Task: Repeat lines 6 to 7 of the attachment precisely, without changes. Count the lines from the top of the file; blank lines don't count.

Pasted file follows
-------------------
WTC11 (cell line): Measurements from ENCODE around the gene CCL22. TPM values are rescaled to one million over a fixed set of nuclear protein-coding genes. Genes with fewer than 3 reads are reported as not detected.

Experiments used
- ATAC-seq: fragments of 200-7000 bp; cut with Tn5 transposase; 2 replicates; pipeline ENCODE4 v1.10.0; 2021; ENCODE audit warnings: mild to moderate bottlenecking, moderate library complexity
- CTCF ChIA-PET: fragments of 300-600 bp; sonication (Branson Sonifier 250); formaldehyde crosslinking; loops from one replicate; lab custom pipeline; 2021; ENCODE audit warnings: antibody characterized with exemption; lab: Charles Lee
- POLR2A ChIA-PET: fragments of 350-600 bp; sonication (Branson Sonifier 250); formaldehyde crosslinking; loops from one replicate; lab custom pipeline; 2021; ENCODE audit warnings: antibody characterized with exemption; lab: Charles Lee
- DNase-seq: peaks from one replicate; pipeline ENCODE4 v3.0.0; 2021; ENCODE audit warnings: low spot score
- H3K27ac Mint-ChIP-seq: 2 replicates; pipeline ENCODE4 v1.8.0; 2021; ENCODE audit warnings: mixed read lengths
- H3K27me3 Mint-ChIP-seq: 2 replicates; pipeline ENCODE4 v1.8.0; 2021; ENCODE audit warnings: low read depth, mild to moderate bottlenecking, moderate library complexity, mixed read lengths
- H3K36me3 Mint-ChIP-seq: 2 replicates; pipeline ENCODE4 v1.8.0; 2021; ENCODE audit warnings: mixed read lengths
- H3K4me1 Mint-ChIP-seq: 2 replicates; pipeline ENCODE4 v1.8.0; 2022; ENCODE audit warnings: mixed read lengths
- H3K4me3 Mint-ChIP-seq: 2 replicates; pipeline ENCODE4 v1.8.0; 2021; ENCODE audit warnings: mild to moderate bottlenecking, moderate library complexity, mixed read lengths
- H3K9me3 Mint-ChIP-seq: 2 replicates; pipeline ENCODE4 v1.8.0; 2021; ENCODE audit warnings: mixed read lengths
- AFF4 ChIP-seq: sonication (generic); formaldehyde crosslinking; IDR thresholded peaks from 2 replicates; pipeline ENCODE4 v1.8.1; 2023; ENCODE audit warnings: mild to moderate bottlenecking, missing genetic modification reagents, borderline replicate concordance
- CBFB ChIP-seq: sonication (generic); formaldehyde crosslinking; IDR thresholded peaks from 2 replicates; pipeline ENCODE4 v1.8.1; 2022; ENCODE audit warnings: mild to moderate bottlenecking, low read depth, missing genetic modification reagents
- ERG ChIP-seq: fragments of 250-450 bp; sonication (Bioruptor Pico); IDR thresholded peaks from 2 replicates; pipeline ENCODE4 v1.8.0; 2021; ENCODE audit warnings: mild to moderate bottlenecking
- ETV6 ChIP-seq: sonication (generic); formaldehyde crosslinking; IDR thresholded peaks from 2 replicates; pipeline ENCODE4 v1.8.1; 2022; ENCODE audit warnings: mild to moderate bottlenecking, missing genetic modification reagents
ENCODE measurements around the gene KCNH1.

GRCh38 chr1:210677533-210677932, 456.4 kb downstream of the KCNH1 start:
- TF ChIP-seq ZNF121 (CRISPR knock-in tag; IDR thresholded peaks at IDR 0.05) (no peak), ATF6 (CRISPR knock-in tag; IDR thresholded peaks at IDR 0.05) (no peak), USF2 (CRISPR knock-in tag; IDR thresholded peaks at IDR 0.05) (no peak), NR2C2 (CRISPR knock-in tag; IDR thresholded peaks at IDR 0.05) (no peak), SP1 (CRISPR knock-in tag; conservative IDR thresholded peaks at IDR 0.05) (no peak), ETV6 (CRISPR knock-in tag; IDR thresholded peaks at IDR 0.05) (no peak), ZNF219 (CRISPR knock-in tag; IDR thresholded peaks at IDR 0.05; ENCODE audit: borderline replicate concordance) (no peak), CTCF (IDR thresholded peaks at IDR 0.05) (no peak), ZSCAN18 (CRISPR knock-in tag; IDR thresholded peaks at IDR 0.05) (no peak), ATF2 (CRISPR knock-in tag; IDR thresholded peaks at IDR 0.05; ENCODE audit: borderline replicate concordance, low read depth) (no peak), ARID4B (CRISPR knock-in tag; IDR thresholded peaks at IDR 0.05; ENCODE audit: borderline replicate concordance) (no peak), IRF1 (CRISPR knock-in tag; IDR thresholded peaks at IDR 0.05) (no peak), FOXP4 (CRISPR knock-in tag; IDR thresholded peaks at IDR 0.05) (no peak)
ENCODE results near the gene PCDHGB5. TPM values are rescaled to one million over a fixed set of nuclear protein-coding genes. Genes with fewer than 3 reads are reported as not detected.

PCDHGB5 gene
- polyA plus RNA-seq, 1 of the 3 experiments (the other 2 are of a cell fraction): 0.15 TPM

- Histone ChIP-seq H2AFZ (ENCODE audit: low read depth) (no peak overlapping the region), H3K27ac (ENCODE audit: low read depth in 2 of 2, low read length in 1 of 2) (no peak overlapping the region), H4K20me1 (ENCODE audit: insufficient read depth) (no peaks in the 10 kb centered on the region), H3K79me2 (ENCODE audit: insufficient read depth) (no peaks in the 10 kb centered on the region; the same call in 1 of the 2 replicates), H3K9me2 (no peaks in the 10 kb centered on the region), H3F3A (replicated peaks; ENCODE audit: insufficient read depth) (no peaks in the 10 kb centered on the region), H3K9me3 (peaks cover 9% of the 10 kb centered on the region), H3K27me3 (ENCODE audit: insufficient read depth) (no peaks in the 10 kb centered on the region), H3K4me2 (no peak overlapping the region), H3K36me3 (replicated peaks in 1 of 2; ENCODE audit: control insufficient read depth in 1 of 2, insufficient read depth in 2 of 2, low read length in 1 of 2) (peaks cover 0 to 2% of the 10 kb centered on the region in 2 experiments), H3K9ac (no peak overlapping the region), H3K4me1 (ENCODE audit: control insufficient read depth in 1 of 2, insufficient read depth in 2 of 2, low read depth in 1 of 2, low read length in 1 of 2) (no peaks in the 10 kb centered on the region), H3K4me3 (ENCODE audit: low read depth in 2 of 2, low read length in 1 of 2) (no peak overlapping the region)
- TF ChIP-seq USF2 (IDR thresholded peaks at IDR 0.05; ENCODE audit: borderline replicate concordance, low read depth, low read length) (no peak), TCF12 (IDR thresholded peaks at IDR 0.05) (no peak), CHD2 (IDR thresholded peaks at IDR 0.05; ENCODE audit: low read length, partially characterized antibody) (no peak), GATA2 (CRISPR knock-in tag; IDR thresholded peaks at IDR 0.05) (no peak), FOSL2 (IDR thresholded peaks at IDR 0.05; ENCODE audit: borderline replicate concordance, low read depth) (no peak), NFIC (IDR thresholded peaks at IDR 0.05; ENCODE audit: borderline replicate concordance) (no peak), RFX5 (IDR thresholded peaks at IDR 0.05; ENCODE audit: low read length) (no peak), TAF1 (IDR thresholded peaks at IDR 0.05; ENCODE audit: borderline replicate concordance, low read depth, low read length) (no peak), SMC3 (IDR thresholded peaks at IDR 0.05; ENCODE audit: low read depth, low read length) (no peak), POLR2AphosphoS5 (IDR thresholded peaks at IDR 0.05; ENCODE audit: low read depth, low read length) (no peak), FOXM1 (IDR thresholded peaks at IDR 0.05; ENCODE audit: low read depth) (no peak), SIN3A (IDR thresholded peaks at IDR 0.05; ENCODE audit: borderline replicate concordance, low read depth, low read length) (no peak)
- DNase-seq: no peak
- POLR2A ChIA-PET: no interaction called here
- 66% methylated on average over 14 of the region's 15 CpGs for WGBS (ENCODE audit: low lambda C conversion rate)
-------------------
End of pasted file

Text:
- DNase-seq: peaks from one replicate; pipeline ENCODE4 v3.0.0; 2021; ENCODE audit warnings: low spot score
- H3K27ac Mint-ChIP-seq: 2 replicates; pipeline ENCODE4 v1.8.0; 2021; ENCODE audit warnings: mixed read lengths